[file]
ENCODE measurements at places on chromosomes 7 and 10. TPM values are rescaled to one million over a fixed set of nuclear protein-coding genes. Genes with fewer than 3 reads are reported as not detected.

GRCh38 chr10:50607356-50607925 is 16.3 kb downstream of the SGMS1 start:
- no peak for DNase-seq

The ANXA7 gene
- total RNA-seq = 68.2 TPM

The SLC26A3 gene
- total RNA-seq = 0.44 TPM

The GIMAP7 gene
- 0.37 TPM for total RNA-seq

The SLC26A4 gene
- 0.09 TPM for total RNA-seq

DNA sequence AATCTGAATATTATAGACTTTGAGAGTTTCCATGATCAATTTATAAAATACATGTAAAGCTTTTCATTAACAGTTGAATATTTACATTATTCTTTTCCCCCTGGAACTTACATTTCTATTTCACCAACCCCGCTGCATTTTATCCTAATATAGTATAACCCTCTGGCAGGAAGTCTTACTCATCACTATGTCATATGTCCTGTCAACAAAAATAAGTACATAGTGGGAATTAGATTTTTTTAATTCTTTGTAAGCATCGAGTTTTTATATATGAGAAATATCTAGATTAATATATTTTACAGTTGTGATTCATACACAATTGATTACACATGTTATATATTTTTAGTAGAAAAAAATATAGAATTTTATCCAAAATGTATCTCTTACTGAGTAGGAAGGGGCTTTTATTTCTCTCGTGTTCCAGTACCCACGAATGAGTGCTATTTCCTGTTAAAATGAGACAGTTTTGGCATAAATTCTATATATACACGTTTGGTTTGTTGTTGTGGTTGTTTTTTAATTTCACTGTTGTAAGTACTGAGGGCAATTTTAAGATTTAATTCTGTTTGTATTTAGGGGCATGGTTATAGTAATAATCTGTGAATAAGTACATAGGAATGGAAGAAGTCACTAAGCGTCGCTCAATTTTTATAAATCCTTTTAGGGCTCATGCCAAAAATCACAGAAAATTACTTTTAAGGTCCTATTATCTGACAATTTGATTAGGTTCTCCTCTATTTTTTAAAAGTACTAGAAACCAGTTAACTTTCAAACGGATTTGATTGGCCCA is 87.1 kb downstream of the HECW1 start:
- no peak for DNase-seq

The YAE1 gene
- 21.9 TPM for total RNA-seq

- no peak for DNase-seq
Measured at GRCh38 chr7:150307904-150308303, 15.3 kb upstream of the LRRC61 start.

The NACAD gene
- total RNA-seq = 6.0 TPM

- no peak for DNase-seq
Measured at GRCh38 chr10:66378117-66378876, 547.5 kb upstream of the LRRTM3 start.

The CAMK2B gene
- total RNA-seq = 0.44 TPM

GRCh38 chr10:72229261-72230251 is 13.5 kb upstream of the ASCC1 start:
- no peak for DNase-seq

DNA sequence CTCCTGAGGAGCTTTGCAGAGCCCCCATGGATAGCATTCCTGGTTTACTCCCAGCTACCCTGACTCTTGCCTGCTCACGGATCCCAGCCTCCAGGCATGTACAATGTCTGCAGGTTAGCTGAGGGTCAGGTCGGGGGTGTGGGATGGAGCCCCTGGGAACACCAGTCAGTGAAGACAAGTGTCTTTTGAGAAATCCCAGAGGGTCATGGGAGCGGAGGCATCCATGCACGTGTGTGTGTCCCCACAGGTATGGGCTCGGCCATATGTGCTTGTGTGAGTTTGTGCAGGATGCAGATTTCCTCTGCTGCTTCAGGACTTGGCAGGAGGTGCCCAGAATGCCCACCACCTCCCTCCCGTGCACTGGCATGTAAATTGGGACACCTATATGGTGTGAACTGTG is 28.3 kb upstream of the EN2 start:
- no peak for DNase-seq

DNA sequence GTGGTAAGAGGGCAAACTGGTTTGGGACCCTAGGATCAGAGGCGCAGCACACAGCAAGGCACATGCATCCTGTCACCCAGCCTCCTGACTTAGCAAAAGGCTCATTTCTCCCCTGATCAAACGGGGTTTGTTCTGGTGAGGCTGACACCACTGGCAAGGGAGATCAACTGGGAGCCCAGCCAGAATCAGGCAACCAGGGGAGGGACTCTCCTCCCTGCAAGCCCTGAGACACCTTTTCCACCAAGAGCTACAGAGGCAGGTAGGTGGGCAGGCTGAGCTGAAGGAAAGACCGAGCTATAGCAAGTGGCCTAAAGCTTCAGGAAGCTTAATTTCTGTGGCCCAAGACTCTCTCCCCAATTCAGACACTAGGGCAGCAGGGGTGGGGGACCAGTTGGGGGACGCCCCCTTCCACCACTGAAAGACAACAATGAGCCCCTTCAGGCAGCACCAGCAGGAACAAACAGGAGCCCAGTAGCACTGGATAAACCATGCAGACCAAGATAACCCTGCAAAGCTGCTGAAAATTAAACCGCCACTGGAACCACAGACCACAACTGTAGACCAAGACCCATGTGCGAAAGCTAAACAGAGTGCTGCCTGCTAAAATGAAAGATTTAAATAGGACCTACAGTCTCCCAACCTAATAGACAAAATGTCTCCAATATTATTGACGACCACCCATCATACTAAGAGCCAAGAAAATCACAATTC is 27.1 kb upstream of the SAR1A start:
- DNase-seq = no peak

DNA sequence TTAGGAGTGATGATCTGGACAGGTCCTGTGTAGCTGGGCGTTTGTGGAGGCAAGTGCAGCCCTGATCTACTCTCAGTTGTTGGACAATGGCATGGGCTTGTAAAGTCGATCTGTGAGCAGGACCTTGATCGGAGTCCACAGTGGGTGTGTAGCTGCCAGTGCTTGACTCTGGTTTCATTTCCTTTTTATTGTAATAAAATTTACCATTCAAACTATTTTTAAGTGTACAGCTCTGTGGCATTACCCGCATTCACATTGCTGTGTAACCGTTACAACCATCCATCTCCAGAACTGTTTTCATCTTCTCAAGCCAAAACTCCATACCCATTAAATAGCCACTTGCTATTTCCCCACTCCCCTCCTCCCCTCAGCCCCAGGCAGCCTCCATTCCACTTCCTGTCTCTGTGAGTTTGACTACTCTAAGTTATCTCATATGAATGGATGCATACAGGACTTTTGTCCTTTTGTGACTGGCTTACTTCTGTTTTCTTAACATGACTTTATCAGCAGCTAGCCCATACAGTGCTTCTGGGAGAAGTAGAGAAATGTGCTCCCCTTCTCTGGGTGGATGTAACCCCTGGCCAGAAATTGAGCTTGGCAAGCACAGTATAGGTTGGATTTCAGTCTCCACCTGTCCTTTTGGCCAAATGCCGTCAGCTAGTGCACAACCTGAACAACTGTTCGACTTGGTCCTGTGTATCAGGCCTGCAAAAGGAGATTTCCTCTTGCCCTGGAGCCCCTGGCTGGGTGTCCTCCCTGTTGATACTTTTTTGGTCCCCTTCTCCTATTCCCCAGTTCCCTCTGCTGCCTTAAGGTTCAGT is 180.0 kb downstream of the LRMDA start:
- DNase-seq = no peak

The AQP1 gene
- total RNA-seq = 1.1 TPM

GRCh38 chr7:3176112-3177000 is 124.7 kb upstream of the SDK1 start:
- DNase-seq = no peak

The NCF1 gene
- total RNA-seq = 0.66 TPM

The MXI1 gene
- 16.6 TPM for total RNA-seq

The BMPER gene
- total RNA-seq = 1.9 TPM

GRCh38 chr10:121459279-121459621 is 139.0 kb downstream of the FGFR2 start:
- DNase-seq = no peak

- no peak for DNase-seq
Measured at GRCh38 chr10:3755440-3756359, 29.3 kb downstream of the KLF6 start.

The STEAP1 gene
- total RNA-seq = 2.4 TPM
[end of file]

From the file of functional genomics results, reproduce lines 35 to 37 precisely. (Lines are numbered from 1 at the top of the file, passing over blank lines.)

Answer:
- DNase-seq = no peak

The NCF1 gene
- total RNA-seq = 0.66 TPM